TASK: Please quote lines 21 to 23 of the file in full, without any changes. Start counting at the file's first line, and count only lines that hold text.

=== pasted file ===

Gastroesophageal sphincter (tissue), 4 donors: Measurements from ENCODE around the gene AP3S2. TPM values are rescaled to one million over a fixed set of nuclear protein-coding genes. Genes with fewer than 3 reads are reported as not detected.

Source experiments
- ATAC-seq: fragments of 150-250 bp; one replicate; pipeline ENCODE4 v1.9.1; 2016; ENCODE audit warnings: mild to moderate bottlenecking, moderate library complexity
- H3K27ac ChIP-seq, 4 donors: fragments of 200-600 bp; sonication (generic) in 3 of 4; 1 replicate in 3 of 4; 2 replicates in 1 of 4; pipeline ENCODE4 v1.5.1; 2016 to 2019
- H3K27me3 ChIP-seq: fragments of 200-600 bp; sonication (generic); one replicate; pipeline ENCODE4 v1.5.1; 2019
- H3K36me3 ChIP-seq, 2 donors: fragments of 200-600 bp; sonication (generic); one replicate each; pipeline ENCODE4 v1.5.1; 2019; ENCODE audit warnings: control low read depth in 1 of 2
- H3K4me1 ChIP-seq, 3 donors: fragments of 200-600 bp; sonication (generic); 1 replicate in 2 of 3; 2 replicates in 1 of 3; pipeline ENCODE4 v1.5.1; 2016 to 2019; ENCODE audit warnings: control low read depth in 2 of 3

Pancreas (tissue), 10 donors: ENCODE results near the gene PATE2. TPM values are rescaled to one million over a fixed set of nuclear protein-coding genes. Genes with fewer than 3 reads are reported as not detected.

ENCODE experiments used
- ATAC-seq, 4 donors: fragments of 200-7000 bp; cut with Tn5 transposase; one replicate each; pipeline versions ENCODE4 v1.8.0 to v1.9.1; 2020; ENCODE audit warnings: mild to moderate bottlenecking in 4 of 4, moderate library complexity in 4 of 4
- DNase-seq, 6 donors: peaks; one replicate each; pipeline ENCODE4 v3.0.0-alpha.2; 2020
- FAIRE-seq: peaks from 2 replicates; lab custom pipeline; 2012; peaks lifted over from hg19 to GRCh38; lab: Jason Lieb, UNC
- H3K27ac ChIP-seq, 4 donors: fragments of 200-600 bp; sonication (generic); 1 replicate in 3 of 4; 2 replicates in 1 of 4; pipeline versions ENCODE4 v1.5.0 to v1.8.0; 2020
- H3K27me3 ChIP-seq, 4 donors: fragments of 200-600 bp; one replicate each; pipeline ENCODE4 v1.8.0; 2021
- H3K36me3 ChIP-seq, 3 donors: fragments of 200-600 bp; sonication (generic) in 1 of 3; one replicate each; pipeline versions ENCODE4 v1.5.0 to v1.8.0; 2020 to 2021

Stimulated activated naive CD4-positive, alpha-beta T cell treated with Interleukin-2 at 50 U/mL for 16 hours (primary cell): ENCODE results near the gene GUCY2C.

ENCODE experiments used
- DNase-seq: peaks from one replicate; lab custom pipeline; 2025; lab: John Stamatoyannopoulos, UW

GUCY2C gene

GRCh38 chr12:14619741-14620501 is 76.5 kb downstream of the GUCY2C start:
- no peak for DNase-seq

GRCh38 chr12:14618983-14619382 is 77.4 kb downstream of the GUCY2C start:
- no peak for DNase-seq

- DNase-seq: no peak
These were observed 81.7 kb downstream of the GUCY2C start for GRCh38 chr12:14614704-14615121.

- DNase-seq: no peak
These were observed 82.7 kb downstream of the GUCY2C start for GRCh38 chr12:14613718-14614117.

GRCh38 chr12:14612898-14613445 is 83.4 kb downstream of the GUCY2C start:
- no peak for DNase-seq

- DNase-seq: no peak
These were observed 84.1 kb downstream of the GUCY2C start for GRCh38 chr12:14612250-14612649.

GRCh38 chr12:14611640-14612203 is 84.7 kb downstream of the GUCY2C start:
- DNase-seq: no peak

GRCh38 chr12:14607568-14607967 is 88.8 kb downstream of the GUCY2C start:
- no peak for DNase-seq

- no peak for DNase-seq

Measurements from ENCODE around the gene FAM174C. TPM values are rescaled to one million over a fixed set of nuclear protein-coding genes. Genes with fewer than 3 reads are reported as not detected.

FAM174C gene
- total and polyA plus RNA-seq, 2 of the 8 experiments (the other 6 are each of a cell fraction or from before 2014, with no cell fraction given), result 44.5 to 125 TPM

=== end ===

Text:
- no peak for DNase-seq

GRCh38 chr12:14618983-14619382 is 77.4 kb downstream of the GUCY2C start:
- no peak for DNase-seq